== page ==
Cadogan Square (//) is a residential square in Knightsbridge, west London, that was named after Earl Cadogan. Whilst it is mainly a residential area, some of the properties are used for diplomatic and educational purposes. The square is known for being one of the most expensive residential streets in the United Kingdom, with an average house price of around £5.75 million in 2013.
The square was built between 1877 and 1888.
The west side has the greatest variety of houses, all variations on the same Flemish-influenced theme. Numbers 54-58 were designed by William Young in 1877 for Lord Cadogan, and the architect J. J. Stevenson was largely responsible for the south side, built in 1879-85. The east side was built in 1879 by G. T. Robinson. Number 61 is an early example of high-class mansion flats, and number 61A was once a studio-house for a Mr F. W. Lawson.
Cadogan Square is one of the most desirable residential addresses in London and is one of the most expensive in the United Kingdom. It is formed of a garden (restricted to residents) surrounded by red-brick houses, the majority of which have been converted into flats or apartments. The square is south of Pont Street, east of Lennox Gardens, and west of Sloane Street.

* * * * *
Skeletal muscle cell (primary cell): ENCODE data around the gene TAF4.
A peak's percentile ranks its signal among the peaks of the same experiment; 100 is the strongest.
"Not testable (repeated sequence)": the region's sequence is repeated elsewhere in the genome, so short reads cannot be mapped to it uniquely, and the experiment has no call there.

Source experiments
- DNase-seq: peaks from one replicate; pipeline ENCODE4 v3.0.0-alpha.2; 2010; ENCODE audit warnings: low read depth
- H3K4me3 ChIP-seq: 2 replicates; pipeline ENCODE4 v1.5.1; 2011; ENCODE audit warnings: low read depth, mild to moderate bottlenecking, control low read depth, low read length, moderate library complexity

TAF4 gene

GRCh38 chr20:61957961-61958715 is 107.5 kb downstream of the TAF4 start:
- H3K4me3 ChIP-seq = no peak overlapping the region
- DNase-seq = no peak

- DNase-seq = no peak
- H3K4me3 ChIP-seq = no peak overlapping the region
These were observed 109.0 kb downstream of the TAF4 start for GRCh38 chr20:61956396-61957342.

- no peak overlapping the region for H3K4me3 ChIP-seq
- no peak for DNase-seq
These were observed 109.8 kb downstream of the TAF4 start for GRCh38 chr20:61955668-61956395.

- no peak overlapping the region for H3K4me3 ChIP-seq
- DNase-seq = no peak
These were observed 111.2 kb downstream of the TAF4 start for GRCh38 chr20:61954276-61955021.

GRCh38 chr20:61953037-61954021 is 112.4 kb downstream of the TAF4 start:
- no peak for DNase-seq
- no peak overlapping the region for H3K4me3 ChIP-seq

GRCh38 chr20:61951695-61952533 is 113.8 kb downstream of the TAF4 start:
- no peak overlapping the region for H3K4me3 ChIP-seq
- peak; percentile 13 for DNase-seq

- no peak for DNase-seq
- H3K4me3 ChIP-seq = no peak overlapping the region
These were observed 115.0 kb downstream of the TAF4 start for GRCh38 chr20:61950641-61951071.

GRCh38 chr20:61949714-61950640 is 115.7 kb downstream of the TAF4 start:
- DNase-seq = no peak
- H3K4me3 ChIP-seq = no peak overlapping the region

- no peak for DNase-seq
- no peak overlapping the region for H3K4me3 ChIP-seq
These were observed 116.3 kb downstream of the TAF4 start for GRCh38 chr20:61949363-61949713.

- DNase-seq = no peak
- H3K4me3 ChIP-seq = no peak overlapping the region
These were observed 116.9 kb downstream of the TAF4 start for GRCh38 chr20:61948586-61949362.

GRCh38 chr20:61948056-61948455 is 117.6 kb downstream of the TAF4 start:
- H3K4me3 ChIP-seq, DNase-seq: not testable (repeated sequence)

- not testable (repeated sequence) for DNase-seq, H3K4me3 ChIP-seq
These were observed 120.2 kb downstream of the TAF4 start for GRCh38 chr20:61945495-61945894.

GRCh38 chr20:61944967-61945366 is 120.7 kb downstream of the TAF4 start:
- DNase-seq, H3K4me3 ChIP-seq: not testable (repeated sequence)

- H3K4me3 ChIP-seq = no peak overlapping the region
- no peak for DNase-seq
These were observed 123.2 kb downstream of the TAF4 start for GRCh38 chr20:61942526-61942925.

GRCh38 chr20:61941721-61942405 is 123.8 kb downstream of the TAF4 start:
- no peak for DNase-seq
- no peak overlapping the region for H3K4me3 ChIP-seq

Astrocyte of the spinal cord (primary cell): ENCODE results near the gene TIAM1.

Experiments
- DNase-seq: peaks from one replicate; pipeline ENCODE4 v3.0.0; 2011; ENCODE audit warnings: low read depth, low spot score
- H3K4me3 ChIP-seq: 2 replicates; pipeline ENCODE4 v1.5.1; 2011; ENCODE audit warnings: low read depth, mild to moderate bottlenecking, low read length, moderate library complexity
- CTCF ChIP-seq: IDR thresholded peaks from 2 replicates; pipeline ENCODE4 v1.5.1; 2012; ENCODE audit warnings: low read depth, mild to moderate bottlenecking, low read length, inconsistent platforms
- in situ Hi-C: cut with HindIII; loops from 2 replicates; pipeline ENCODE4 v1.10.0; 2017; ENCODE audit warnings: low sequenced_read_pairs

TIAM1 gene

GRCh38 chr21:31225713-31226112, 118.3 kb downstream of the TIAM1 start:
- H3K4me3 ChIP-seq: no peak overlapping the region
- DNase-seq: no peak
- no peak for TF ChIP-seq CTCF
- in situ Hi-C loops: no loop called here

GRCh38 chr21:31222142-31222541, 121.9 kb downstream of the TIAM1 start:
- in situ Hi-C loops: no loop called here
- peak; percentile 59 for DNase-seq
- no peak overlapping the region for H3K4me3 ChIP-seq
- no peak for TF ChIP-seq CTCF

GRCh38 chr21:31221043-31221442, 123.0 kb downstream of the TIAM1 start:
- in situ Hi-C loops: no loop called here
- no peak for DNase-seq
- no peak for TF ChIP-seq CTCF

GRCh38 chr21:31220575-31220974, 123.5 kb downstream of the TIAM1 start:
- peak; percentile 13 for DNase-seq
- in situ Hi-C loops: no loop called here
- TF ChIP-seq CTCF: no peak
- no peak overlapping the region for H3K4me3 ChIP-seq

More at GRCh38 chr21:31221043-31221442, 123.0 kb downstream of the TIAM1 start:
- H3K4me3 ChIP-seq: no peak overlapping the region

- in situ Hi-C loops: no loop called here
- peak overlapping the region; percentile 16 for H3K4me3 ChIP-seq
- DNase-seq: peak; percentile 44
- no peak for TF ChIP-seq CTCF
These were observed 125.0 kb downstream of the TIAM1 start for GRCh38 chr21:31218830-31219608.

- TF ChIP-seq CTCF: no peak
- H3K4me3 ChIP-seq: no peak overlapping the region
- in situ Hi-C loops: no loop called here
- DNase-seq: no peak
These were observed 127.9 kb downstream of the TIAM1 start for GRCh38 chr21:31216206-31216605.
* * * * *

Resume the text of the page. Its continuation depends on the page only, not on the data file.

Apartments or flats tend to be available on short leases and are sold for several million pounds. There are three or so houses on the square that have not been converted into flats, and these may be valued at over £25 million each. In 2013 the average property price on Cadogan Square was about £5.75 million, making it the third most expensive street in the country.
The freeholder of most of the properties is Earl Cadogan, a multi-billionaire whose family has owned the land for several hundred years.
As with many properties in prime central London areas, many of the apartments in Cadogan Square are unoccupied for a large part of the year.
|Wikimedia Commons has media related to Cadogan Square.|
- BBC News 28 December 2013: Kensington and Chelsea has most expensive streets accessed 23 June 2013
- "British History online accessed 21 November 2012". British-history.ac.uk. 2003-03-27. Retrieved 2013-04-28.
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